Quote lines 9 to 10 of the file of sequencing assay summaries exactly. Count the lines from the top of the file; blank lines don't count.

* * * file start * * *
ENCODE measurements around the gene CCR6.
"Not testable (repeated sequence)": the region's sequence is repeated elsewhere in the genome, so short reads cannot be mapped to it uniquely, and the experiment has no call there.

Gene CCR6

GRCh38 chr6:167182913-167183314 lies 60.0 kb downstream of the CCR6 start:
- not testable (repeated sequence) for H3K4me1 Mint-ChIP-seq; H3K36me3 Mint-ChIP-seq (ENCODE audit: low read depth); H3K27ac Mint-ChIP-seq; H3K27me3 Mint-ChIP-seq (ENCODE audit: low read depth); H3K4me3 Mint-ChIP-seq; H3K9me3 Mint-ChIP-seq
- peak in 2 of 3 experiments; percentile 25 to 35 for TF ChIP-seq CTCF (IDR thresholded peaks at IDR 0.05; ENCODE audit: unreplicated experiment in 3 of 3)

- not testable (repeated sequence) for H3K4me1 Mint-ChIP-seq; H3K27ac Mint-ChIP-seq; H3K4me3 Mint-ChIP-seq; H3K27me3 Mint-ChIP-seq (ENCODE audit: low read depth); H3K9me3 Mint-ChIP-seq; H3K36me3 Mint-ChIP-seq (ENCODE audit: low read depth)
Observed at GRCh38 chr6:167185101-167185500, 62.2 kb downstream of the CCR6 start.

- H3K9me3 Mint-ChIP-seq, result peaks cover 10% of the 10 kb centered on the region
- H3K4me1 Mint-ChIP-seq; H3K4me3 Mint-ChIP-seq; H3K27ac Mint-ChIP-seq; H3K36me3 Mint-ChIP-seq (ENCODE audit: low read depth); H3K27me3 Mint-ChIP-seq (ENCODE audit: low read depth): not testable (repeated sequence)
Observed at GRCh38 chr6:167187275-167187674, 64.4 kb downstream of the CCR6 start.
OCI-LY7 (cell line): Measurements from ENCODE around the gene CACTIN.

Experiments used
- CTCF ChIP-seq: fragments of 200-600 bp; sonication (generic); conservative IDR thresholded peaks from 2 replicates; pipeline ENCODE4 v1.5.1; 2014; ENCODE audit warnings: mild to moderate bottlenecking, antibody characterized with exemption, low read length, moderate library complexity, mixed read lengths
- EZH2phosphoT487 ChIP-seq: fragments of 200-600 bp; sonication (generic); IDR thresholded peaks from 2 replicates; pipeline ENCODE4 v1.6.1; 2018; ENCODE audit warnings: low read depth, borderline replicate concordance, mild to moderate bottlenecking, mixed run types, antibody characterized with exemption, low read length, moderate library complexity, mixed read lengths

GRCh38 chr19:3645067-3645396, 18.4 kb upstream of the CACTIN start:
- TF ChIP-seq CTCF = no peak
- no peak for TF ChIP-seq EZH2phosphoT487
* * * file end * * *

- H3K9me3 Mint-ChIP-seq, result peaks cover 10% of the 10 kb centered on the region
- H3K4me1 Mint-ChIP-seq; H3K4me3 Mint-ChIP-seq; H3K27ac Mint-ChIP-seq; H3K36me3 Mint-ChIP-seq (ENCODE audit: low read depth); H3K27me3 Mint-ChIP-seq (ENCODE audit: low read depth): not testable (repeated sequence)